Meet Kristel Bechara, The Lebanese Artist Who Aims For ‘Simplicity, Complexity’ In Her Work

Kristel Bechara remembers how, when she was a child, her father – surrealist sculptor – would spend hours making art in their home in Lebanon. It was this the first inspired her to pursue art.

Bechara’s father did when she was eighteen, but his influence lingers; particularly his insistence that she find her own artistic voice.

‘ He never taught me’, she tells us. ‘He said I could watch him. I couldn’t  understand why he wasn’t give me tips, but now I do the same with my kids. You need to learn the basics, but most art is experimental. My dad had a style of his own; he couldn’t teach that. If he’s taught me that, he would have limited my creativity’.

It took Bechara, a former in – house designer,  a while to work out a style of painting that suits her. She studied design at university, which eventually expanded her creative process and knowledge of digital tools. She also moved to cosmopolitan Dubai 14 years ago, and was recently granted the prized decade – long Golden Visa by the UAE government.

‘If I hadn’t moved to Dubai, maybe I wouldn’t have been able to move forward as a professional artist’, she says. ‘In Dubai, you have a lot of opportunities. I was able to work and continue on my own, to quit this job and try launch a career. I think of my art as a start – up, a business. It’s not a hobby, it’s my work’.

A selections of Bechara’s figurative works is now on a view at her solo exhibition, entitled ‘A Dance of Colors’, running until September 14 at DIFC Gate Avenue in Dubai. Bechara chose painting from previous series, including ‘Ask A Woman’, ‘Psychomachia’, and ‘Inamorata’. The latter features female icons of entertainment, including Fayrouz, Twiggy, and Audrey Hepburn. She draws her inspiration from both the past and the present – from Greek mythology to pop culture. What is repeated throughout her body of work is enlivening monotone, black – and – white canvas with little pops of vivid color.

‘The technique is something I put together and it’s now I like to create and express what I have in my mind’, she says. ‘I like simplicity and complexity. I’m a very contradictory person. The colors and the complexity don’t take away from the simplicity of the monotone colors, so they are kind of balanced at the same time.’ One thing about the show is straightforward, however: Bechara wants it to be a happy and energetic one – a ‘celebration of life’.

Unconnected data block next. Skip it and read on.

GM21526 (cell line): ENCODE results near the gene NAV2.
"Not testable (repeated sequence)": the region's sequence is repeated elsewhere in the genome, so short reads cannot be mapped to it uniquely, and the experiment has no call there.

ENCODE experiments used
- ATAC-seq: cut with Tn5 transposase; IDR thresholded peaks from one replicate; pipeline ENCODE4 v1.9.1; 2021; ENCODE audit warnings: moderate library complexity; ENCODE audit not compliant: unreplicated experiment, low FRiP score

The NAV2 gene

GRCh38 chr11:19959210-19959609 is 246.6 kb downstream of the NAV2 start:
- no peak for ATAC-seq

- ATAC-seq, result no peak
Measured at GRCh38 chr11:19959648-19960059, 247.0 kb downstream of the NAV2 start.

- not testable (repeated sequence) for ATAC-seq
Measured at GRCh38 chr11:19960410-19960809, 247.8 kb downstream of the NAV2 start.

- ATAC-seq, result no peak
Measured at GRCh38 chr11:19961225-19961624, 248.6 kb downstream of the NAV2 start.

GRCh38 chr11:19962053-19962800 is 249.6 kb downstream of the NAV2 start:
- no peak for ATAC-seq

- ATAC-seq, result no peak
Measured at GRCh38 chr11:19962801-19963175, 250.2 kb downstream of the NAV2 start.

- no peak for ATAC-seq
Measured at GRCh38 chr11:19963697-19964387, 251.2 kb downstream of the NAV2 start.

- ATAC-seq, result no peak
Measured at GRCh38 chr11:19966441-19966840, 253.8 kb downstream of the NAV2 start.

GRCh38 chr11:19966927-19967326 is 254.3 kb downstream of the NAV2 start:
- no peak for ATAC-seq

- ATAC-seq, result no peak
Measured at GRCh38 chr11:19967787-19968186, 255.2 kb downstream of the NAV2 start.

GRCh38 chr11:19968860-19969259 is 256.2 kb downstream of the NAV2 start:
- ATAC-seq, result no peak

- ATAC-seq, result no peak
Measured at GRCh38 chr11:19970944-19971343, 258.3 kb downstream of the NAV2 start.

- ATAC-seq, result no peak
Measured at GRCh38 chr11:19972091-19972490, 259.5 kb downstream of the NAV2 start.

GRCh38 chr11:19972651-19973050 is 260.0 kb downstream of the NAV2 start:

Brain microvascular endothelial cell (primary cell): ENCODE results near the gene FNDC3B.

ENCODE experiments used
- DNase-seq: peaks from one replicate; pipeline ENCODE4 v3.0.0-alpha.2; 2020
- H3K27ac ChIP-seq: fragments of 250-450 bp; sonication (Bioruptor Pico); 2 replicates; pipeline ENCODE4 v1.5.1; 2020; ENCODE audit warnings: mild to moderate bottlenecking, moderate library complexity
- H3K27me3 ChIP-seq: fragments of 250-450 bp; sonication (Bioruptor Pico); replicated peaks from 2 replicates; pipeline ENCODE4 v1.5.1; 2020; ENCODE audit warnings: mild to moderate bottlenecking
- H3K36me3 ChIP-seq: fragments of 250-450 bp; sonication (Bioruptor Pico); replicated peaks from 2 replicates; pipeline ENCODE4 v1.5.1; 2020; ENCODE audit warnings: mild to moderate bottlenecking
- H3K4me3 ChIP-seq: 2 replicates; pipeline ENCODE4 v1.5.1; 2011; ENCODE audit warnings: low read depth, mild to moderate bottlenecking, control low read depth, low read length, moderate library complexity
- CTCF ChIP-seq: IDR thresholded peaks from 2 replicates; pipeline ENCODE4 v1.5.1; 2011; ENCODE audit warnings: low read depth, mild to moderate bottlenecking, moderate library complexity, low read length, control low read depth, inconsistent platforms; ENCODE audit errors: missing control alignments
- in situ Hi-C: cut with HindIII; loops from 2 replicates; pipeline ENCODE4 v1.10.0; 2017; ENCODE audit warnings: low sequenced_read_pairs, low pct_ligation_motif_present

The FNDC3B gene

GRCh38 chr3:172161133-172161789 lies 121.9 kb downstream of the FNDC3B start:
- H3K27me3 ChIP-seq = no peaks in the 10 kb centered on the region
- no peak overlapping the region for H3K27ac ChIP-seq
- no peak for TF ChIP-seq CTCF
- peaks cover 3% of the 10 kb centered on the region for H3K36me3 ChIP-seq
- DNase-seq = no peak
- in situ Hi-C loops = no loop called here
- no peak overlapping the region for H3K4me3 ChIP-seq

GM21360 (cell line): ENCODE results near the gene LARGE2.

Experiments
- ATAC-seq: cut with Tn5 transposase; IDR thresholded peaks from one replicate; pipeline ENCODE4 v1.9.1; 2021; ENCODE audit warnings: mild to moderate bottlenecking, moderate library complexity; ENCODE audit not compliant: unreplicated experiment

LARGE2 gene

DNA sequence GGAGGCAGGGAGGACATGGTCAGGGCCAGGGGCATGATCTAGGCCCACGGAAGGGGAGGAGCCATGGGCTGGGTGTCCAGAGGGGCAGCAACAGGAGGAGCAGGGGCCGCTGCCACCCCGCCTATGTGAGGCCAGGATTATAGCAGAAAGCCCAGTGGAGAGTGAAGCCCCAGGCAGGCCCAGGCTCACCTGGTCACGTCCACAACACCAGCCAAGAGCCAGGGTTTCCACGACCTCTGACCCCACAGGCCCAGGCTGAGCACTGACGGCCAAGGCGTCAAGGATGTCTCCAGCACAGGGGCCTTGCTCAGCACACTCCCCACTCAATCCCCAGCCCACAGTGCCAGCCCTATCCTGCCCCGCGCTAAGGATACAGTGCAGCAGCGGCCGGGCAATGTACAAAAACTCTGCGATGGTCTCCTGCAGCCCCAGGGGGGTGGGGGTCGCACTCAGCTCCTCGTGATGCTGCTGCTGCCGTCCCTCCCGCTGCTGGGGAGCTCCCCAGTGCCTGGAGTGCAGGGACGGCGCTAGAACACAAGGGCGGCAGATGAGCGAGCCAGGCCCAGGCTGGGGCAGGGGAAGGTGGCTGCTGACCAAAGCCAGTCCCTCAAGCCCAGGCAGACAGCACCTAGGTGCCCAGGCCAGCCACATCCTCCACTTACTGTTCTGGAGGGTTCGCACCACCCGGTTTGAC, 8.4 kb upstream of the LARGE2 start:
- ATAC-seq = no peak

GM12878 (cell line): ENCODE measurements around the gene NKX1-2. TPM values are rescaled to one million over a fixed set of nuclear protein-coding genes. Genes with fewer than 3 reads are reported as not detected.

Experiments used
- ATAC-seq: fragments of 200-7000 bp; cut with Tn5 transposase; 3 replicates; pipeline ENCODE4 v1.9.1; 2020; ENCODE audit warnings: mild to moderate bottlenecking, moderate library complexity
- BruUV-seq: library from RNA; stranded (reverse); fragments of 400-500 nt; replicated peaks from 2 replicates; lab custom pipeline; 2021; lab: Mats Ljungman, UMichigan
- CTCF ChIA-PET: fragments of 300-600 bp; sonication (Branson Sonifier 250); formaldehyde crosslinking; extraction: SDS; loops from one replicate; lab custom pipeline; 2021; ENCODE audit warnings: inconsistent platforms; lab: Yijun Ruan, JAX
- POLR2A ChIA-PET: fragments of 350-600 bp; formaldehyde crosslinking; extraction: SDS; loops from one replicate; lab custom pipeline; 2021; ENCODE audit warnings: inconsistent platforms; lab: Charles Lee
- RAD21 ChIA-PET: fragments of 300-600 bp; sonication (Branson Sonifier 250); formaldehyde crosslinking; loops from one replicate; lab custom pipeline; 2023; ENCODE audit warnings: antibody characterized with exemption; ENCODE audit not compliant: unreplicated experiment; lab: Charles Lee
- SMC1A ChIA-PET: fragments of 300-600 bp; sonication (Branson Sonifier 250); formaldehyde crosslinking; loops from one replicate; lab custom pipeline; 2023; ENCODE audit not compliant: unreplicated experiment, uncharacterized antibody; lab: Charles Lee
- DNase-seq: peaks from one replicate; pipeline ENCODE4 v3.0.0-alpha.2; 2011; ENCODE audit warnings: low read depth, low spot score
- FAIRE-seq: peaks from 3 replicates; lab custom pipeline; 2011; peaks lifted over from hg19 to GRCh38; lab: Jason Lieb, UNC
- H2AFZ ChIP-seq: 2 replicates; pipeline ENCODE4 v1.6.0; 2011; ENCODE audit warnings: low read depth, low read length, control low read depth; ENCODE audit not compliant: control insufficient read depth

The portrayal of the feminine is at the heart of her work, sensually depicting women as, for instance, the four cardinal virtues: Prudence, Justice, Fortitude, and Temperance. Elsewhere, she includes famous women such as the 20th – century Mexican artist Frida Khalo, a particular inspiration. ‘I studied her at university. I like her style, the powerful colors she uses, and how raw her self – portraits are’, she says.

Bechara created her paintings traditionally on canevas, as well as doing digital drawings. She is well aware of detractors of digital art, which is currently having ‘ a moment’ in the contemporary art market.

‘People have this misconception that digital art is not art.  It is art’, she says. ‘It’s not computer – generated. Someone creates it, draws it – there’s a process’. Just a few month ago, Bechara became the first artist in the UAE to sell hot – yet – confusing NFT (Non – Fungible Tokens) – digital files of an artwork that are sold via blockchain technology.

She believes NFTs benefit digital artists, whose artworks may be copied. ‘It’s created a market to trade with digital art’, she says. ‘Before, digital art didn’t have a market (through with) to sell. People could download it and they say, ‘I have it, why would I buy it?’ But now, with an NFT, it’s a smart contract that you create, it’s a proof of ownership, showing the identity of the creator and the owner. There’s no human  interaction with that – there’s no middleman. So, artists sell directly to collectors.’

Bechara says there is a significant demand amongst her clients for NFTs and she views them as being part of the future of art.

‘There are no winners or losers’, she says. ‘I think both traditional and digital art will be there. The blocking technology is here and is still in its infancy stage. It’s a little bit difficult to talk about it now and there’s this learning curve we need to go through. But eventually it’s going to be as easy as using the Internet’.